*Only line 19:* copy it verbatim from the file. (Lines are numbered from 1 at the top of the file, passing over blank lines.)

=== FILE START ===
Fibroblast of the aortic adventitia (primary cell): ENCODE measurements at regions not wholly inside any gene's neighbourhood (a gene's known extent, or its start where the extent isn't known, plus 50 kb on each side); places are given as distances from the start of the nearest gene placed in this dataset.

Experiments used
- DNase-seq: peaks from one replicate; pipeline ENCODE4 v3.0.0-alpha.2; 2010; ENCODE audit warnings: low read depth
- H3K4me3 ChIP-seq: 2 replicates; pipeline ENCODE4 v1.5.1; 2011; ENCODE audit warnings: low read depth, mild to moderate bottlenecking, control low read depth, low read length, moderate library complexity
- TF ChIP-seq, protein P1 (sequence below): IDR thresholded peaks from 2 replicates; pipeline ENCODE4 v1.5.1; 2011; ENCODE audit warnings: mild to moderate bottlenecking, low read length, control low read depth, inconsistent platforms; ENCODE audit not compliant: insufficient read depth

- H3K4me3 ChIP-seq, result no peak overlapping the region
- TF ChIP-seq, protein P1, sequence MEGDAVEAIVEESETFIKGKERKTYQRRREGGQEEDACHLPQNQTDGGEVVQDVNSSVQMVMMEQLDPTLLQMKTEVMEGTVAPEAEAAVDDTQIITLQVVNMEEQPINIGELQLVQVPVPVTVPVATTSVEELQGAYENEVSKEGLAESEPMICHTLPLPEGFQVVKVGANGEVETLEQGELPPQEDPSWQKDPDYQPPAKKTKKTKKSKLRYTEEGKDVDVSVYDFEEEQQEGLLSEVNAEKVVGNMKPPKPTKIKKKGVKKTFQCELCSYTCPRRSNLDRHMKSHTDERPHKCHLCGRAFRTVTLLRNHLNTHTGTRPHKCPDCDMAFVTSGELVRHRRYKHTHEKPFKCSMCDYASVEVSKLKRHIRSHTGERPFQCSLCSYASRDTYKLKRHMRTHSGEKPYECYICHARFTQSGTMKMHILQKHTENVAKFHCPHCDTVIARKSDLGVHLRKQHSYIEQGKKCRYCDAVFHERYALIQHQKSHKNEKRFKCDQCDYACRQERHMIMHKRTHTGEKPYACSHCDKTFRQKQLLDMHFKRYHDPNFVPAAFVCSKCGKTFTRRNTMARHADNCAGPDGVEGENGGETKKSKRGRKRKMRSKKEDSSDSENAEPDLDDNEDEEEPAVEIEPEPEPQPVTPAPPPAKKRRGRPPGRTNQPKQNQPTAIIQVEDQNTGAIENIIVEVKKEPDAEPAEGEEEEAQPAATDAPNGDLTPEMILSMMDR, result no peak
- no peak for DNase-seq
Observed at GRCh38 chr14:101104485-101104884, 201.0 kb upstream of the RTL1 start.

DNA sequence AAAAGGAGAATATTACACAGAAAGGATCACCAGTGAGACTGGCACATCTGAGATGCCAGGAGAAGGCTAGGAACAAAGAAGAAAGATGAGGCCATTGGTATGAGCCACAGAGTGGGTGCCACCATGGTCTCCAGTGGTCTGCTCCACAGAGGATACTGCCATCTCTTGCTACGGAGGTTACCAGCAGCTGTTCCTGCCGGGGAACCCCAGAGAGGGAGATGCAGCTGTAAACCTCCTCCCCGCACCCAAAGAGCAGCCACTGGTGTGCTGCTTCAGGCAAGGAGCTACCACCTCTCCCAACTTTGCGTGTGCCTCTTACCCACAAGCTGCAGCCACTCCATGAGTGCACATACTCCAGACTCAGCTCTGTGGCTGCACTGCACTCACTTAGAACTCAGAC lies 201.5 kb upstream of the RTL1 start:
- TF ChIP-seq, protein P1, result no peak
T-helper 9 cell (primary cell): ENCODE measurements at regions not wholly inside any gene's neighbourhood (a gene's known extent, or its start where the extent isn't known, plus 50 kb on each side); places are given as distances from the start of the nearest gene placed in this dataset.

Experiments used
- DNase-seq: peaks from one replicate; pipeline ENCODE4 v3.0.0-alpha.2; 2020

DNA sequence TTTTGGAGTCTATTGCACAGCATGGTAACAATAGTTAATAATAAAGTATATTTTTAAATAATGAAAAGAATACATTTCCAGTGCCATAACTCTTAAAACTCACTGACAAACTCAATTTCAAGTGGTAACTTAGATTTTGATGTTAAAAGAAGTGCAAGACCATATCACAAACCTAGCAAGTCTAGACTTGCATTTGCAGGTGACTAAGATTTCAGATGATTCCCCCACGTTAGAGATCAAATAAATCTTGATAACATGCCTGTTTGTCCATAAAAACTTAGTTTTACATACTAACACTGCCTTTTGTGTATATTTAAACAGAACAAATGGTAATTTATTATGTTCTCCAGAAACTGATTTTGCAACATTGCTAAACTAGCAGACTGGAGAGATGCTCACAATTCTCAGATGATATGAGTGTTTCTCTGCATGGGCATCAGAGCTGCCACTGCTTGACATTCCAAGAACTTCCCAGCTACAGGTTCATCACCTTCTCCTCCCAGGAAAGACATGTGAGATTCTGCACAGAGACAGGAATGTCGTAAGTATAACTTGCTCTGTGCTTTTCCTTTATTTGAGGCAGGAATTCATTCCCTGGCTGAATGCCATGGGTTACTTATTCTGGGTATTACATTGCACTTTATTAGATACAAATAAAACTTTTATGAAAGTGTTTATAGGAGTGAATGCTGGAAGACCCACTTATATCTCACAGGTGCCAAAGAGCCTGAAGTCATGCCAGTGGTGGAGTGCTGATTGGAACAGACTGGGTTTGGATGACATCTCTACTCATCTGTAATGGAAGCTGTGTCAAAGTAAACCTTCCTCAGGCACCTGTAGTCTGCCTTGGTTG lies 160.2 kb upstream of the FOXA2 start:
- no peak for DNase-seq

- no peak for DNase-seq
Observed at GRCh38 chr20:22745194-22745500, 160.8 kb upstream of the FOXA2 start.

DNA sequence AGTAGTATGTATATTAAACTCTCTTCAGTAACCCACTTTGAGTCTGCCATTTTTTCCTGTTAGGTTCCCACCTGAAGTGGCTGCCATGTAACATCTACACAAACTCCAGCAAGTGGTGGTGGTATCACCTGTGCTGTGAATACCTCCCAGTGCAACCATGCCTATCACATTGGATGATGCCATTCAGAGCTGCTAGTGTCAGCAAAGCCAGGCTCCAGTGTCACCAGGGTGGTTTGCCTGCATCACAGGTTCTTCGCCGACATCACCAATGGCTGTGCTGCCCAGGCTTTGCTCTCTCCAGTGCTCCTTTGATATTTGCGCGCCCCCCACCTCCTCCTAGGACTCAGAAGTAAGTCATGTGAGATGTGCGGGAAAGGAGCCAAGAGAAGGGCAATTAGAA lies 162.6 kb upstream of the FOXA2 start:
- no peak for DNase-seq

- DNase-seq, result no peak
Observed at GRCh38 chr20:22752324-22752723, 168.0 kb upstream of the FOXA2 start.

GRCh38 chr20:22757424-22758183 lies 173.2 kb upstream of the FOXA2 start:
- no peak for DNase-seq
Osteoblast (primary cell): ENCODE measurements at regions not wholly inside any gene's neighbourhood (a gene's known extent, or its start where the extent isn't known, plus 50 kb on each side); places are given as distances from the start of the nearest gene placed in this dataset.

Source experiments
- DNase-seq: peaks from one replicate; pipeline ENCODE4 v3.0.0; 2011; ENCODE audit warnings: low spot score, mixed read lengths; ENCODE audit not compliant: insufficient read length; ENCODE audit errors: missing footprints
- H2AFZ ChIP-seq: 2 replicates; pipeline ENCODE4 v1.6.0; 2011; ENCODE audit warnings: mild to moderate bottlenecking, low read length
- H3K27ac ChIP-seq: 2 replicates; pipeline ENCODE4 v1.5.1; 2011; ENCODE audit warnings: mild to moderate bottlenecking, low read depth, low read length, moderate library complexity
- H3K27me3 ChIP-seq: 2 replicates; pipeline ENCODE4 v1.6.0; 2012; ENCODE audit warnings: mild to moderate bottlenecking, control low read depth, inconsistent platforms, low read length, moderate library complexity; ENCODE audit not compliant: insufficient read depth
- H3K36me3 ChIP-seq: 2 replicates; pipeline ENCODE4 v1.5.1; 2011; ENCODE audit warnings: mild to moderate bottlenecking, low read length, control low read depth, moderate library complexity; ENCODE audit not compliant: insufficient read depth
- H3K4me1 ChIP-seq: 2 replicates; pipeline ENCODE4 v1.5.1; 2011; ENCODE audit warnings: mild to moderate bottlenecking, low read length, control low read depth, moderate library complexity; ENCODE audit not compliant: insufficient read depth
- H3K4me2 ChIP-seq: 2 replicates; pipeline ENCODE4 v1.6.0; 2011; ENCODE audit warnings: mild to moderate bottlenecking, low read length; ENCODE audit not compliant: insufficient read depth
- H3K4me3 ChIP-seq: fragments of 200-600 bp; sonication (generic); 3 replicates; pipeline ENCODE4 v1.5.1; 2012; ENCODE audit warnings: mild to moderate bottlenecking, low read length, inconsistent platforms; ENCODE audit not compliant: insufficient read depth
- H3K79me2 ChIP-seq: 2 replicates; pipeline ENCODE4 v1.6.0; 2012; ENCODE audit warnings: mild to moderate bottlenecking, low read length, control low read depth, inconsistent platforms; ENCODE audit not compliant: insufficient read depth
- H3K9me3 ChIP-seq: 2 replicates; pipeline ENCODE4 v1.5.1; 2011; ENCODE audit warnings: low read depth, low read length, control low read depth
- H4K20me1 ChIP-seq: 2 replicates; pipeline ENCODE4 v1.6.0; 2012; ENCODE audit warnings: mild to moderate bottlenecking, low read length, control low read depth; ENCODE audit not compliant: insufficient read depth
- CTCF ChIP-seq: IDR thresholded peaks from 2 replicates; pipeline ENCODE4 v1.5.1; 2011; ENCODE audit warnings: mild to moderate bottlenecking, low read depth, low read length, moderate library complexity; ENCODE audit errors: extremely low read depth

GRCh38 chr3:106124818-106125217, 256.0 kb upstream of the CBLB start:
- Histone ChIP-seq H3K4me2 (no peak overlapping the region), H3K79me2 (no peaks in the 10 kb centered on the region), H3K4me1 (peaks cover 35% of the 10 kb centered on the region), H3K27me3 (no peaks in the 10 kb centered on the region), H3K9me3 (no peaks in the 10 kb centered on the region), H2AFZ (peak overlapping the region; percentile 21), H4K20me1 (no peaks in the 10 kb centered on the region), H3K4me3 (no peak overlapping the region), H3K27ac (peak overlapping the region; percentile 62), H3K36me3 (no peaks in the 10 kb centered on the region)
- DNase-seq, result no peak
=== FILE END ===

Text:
DNA sequence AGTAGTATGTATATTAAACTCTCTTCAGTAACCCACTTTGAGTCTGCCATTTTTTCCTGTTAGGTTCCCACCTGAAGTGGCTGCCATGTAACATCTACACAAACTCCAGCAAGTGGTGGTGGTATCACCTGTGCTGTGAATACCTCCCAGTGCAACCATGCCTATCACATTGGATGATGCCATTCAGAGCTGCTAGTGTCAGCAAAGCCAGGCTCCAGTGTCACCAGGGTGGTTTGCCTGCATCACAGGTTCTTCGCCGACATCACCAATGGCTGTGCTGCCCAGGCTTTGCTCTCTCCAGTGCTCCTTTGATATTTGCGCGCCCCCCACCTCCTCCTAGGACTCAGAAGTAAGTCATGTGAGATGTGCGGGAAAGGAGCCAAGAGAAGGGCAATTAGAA lies 162.6 kb upstream of the FOXA2 start: